It All Started with a Loom: How Lifelong Learners Jim and Kathleen Almelien Found Their Way to Vesterheim’s Online Programming 

Vesterheim members Jim and Kathleen Almelien from Washington, Iowa, have become familiar faces to many in Vesterheim’s folk-art community, thanks to their frequent attendance of online classes, presentations, and events. Since Vesterheim’s online programming began in July of 2020, Jim and Kathleen have signed on for close to 100 programs between the two of them. If Vesterheim had an award for “Best Attendance,” the Almeliens would probably be given this honor! 

It might seem like Jim and Kathleen, who have been lifetime members of Vesterheim since 1984, have always been this involved with Vesterheim’s Folk Art School. Yet that’s not how their story is woven together with Vesterheim, and it takes not just one, but two special looms to tell it. 

A long time ago in Sigourney, Iowa, a blind date brought Jim and Kathleen together. Kathleen was in need of someone with a truck to help her pick up a loom she was purchasing the following day, and Jim fit the bill. Kathleen shared, “A loom is one of the bright spots of our togetherness.” They will celebrate their 50th wedding anniversary on December 31 of this year. 

After they met, Kathleen went away for two years to Knoxville, Tennessee, to get a master’s degree in metalsmithing. “That was where I learned the honor and pride of things that are homemade,” explained Kathleen. 

Jim grew up in a Norwegian family of dairy farmers. His grandparents immigrated to the United States in 1901, coming through Quebec and eventually settling in Hanlontown, Iowa, north of Clear Lake. Jim recalls that when his grandmother was alive, the entire family was expected to speak Norwegian in her presence. After her passing when Jim was six, Jim’s father told him they wouldn’t be speaking Norwegian any longer. After all, they were American. Jim remembers visiting Vesterheim as a 10-year-old in the mid-1950s, and though the visit made an impression on him, that interest in his heritage lay dormant for quite some time. 

When Jim and Kathleen began their courtship and marriage, Kathleen especially remembers visiting Jim’s entire Norwegian-American family when they gathered for Christmas. Traditional holiday foods like lefse and lutefisk were brand new to Kathleen, and she remembers wondering, “Who would eat Jello-flavored fish?!”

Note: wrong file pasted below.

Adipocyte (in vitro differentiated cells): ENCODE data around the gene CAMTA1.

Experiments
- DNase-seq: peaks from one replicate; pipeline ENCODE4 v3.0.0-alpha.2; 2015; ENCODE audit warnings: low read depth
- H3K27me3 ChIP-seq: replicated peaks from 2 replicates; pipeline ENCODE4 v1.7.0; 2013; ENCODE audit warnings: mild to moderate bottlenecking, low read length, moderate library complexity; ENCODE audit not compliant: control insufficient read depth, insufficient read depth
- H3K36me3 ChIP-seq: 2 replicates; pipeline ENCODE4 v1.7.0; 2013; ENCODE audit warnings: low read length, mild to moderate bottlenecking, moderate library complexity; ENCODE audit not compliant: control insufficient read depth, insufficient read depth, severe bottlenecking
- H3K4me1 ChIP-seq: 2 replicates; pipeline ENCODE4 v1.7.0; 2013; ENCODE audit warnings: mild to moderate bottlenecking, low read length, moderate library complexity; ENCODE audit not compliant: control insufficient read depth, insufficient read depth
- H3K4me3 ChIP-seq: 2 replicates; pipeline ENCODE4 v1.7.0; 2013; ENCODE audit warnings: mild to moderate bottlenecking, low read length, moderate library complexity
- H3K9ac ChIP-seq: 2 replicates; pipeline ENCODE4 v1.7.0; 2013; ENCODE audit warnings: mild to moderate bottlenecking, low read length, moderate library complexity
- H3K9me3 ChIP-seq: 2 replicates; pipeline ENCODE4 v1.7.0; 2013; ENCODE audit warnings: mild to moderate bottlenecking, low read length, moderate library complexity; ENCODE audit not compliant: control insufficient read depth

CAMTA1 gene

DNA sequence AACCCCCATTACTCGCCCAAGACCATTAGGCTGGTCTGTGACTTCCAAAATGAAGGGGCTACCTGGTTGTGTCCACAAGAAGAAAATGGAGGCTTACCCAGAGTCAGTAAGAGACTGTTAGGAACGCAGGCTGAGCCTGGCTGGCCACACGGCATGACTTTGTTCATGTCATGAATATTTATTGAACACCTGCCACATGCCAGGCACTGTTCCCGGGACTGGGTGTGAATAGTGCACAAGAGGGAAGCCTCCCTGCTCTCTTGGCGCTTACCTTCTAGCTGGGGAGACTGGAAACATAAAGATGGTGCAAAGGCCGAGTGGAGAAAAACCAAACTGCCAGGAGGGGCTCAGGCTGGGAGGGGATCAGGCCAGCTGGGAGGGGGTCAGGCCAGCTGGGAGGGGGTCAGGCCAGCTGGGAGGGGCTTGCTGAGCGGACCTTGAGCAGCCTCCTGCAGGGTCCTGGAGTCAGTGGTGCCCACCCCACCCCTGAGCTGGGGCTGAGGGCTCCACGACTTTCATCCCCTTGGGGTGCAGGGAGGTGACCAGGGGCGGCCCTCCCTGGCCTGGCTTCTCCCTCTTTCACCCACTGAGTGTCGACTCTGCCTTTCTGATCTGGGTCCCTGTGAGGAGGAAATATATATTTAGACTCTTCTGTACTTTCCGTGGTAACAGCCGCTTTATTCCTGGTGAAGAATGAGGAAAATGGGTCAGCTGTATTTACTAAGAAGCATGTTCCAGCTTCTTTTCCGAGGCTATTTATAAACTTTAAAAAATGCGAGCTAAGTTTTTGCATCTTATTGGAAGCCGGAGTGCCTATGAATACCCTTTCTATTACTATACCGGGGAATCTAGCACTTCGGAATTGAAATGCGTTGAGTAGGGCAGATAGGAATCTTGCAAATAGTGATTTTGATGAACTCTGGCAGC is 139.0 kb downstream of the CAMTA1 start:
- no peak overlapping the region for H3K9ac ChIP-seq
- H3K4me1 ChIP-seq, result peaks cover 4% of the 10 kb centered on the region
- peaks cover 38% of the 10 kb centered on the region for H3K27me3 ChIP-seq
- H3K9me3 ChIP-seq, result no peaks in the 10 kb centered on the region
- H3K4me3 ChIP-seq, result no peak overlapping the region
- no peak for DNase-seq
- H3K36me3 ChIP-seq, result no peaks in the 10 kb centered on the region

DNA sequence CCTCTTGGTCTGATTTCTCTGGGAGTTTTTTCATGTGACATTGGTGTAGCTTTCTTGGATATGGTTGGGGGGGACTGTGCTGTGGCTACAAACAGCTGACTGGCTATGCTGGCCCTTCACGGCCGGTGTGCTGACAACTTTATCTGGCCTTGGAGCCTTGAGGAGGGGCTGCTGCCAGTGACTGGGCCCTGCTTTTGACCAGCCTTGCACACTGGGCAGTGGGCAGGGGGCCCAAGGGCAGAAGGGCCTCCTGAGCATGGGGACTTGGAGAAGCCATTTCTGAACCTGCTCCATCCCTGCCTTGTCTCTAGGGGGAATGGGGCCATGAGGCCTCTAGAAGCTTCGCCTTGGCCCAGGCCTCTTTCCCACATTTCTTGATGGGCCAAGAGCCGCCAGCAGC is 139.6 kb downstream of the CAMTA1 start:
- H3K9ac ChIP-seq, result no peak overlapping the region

Jim and Kathleen’s careers kept them plenty busy throughout the years. Jim worked for a utility company for 38 years and then as a utility company consultant for 10 years, and Kathleen was an art educator for 44 years. They joined Vesterheim as lifetime members in 1984, which they found to be a wonderful resource for conducting genealogical research about their Norwegian ancestors. But it wasn’t until a Vesterheim tour to southern Norway in 2016 that they really decided to experience all Vesterheim had to offer. 

Jim, Kathleen, and two of Jim’s sisters went on the trip together as a family. Prior to their travels, Kathleen sent letters to try to connect with Jim’s relatives with the hope of meeting them if they existed! Almelia farm is in West Telemark, and the literal meaning of Almelia is “lone tree in the meadow.” Treungen is the name of the town nearest to the farm. Kathleen wrote letters to the post office, grocery store, and church in Treungen, asking for anyone who received a letter to please give it to an Almelien. The local pastor obliged and shared Kathleen’s letter with the Almelien family. The family connection was solidified and an organized meeting during the Vesterheim tour was arranged. They were able to meet Jim’s cousins that summer. 

Another exciting moment happened on that trip. Kathleen sought a very special loom to purchase. She was told about a person who made only five looms each year. Kathleen inquired, but the price of the rare loom was awfully high. Kathleen and Jim continued their trip, but the thought of leaving that loom behind filled Kathleen with regret. As if knowing how special this loom would become to her, she decided to make the purchase. The beautiful pine loom made it to their home in Washington, Iowa, several months later.